Life at large and small consulting firms: what to expect

01 November 2021 9 min. read
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In the consulting market, the comparison between small and large firms is a common one. When do you fit with a consultancy? Ani Mikhailian is a headhunter at Badenoch + Clark who has over the last few years placed more than fifty consultants at firms of all shapes and sizes. She outlines some of the key differences between firms, and what candidates can expect.

“The economy is rebounding strongly from the Covid-19 pandemic and consultancies are returning to (or accelerate their) growth. Consulting firms helping stimulate, transform and grow businesses are in big need for talent in order to meet client demand. The labour market for consultants is hot – this means we are in a highly candidate-driven market,” says Mikhailian.

This change of backdrop offers plentiful opportunities to switch jobs while staying within the consulting domain. “That’s why it is valuable to know which differences, possibilities and perspectives are offered career wise by the various consultancy firms,” explains Mikhailian.

Ani Mikhailian, Badenoch + ClarkOne of the most used typologies of consulting firms looks at size. While Mikhailian asserts that “it obviously is not possible to make a watertight comparison based just on size, there are definitely features that are more common for smaller, mid-sized and larger consultancies.”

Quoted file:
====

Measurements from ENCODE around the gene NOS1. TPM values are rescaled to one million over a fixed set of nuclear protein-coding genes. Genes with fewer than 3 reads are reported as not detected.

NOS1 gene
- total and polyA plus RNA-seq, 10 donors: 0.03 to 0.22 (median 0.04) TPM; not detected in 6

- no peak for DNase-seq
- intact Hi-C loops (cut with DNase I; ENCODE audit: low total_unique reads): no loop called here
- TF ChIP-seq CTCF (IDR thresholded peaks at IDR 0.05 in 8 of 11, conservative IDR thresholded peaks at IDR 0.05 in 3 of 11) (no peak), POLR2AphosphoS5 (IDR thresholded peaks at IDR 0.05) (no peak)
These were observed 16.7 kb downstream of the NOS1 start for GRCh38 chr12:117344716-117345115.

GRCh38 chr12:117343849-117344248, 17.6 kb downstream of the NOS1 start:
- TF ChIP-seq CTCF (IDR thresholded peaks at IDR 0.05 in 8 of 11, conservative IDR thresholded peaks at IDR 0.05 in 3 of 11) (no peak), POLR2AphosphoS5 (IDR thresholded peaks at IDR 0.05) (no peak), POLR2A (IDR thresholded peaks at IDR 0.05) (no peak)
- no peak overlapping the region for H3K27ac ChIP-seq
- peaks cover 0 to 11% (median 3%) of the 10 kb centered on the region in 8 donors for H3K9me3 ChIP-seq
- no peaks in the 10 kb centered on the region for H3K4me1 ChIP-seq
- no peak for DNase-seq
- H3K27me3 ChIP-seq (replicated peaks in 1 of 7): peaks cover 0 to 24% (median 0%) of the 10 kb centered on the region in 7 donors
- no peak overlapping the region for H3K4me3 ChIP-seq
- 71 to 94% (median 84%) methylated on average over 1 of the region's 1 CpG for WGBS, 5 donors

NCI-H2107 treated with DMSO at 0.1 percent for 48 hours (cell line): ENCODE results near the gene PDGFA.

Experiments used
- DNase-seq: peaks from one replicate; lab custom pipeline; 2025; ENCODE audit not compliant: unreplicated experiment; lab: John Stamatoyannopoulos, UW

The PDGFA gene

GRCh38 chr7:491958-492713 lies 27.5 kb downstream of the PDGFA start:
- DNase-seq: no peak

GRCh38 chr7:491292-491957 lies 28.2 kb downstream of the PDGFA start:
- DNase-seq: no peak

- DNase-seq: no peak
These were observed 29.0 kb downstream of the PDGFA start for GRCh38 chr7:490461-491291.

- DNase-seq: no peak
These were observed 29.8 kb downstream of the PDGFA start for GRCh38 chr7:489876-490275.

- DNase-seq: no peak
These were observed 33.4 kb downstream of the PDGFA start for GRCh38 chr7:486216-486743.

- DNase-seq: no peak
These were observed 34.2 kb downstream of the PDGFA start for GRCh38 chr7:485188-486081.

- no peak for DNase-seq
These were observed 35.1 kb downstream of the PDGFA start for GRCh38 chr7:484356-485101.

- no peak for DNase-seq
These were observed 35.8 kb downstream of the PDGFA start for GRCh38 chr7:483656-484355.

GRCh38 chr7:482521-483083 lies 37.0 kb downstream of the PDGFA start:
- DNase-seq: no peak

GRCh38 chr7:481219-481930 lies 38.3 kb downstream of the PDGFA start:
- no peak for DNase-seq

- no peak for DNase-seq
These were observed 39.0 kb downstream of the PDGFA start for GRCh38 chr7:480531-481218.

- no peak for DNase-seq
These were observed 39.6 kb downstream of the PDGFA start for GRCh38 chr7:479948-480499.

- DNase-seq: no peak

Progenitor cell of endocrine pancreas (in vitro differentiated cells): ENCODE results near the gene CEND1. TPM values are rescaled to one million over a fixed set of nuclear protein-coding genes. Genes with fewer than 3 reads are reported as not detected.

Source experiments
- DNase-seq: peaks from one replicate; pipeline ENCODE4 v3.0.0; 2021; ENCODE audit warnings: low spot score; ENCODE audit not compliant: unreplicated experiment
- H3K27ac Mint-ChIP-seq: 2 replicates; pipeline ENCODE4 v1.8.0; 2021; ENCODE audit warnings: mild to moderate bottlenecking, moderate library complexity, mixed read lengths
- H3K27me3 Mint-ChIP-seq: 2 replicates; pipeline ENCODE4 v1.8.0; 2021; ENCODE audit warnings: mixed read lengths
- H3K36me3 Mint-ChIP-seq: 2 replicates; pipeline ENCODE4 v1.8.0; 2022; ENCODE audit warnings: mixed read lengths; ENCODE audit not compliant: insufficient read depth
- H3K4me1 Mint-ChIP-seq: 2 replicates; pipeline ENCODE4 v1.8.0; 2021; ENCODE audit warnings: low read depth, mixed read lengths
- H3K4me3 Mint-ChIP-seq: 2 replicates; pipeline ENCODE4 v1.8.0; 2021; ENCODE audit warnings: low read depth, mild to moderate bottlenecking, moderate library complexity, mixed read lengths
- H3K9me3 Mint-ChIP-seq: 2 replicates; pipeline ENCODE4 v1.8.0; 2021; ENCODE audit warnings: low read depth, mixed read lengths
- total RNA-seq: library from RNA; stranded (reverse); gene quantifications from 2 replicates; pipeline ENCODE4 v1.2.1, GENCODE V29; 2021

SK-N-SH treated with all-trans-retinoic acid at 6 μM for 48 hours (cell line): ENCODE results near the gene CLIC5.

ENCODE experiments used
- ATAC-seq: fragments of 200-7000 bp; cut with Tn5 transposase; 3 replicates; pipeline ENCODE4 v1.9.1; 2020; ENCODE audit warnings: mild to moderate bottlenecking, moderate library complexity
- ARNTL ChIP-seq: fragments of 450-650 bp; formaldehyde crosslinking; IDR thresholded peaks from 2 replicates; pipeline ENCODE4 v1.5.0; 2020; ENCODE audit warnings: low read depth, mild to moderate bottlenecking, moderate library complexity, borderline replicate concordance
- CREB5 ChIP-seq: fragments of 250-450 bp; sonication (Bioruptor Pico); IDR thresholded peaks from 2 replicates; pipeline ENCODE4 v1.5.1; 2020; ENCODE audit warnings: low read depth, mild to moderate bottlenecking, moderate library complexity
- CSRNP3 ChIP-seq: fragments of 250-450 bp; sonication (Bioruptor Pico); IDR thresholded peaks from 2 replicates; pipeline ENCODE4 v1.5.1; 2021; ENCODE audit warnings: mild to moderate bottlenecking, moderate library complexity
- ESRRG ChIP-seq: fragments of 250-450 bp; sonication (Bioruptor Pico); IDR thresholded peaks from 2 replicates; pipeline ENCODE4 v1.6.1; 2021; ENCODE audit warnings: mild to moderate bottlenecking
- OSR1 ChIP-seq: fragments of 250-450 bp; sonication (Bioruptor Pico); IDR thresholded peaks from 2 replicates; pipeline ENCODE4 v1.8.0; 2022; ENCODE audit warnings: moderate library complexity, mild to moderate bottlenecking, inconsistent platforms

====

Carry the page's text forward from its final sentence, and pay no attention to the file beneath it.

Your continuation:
Small consulting firms 

Let’s start with the boutiques. What characterises them as an employer?
A boutique often offers quite some freedom workwise and the possibility to work on internal projects that contribute to the foundations of the consultancy. Employees can be more in charge and in control of their work-life balance. Don’t get me wrong, in every firm hard work is needed and consulting is not a 9-to-5 job, but small firms tend to provide more flexibility and agility for every employee’s schedule.

Your scope in expertise will be broad. While your areas of focus (function and industry) are more niche – as the firm’s focus is niche as well. Projects are based on the value proposition and your career path is not set in stone. 

What does that mean for career options?
At boutiques, titles don’t matter as much and can’t be compared to other consulting firms. Candidates are sometimes misled by job titles – but titles reflect the flat structure, not the quality of skills or the seniority of employees. Although there are not many steps to make on the career ladder, you can grow professionally.

This approach characterises the type of people who work at boutique and small consultancies. People who move to such firms are driven by a distinctive environment and the difference they can make for their clients, the company itself and colleagues. They look for purpose, and are not chasing a title.

In my discussions with candidates from larger consulting firms, I notice that they do not always have an accurate picture of smaller players. They assume, for example, that the topics they will work on is boring or narrow. That surely is not the case. In fact, I dare to say that, in small consultancies – within their niche – consultants can have more room to develop into an all-around consultant directly from a junior level. Consultants that perform well in a smaller consultancy can get more responsibility faster.